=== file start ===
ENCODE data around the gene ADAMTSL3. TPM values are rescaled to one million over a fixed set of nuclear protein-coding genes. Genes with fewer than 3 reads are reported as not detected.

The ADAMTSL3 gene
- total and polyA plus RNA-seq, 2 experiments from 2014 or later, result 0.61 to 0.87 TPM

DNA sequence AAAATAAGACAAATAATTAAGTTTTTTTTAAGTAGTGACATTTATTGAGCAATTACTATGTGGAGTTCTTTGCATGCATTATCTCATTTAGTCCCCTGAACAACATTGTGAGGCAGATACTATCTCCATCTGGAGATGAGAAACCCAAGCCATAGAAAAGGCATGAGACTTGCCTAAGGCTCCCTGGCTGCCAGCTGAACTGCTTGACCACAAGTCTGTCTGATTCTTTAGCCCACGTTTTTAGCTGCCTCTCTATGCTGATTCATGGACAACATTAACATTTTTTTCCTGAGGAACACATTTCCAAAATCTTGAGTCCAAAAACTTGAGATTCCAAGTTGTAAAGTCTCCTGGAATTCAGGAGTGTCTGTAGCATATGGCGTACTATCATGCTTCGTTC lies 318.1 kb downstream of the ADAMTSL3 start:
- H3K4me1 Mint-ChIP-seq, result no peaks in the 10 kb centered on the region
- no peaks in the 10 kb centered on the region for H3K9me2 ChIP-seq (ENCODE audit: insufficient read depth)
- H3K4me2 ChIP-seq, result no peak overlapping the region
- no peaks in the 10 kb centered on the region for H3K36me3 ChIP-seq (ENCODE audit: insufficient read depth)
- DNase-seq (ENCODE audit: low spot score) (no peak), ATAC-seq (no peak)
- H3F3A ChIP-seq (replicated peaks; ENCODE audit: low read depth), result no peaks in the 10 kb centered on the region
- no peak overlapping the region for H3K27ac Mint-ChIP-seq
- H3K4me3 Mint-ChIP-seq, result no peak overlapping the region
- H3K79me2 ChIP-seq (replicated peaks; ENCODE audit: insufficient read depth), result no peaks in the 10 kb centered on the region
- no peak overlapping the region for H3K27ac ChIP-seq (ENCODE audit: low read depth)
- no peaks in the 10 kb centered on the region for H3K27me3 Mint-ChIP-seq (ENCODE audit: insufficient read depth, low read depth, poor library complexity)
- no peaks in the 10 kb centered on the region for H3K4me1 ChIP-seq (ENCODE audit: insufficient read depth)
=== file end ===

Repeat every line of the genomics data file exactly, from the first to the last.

ENCODE data around the gene ADAMTSL3. TPM values are rescaled to one million over a fixed set of nuclear protein-coding genes. Genes with fewer than 3 reads are reported as not detected.

The ADAMTSL3 gene
- total and polyA plus RNA-seq, 2 experiments from 2014 or later, result 0.61 to 0.87 TPM

DNA sequence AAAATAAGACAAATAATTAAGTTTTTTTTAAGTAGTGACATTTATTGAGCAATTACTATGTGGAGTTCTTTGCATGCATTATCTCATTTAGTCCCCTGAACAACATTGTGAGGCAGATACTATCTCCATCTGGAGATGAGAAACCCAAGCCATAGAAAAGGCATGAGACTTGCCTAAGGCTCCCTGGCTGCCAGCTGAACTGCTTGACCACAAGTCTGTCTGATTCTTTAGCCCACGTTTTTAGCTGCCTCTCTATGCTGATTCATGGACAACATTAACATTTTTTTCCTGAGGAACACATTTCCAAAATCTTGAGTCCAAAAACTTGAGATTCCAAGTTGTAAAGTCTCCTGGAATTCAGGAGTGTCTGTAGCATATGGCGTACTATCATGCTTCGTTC lies 318.1 kb downstream of the ADAMTSL3 start:
- H3K4me1 Mint-ChIP-seq, result no peaks in the 10 kb centered on the region
- no peaks in the 10 kb centered on the region for H3K9me2 ChIP-seq (ENCODE audit: insufficient read depth)
- H3K4me2 ChIP-seq, result no peak overlapping the region
- no peaks in the 10 kb centered on the region for H3K36me3 ChIP-seq (ENCODE audit: insufficient read depth)
- DNase-seq (ENCODE audit: low spot score) (no peak), ATAC-seq (no peak)
- H3F3A ChIP-seq (replicated peaks; ENCODE audit: low read depth), result no peaks in the 10 kb centered on the region
- no peak overlapping the region for H3K27ac Mint-ChIP-seq
- H3K4me3 Mint-ChIP-seq, result no peak overlapping the region
- H3K79me2 ChIP-seq (replicated peaks; ENCODE audit: insufficient read depth), result no peaks in the 10 kb centered on the region
- no peak overlapping the region for H3K27ac ChIP-seq (ENCODE audit: low read depth)
- no peaks in the 10 kb centered on the region for H3K27me3 Mint-ChIP-seq (ENCODE audit: insufficient read depth, low read depth, poor library complexity)
- no peaks in the 10 kb centered on the region for H3K4me1 ChIP-seq (ENCODE audit: insufficient read depth)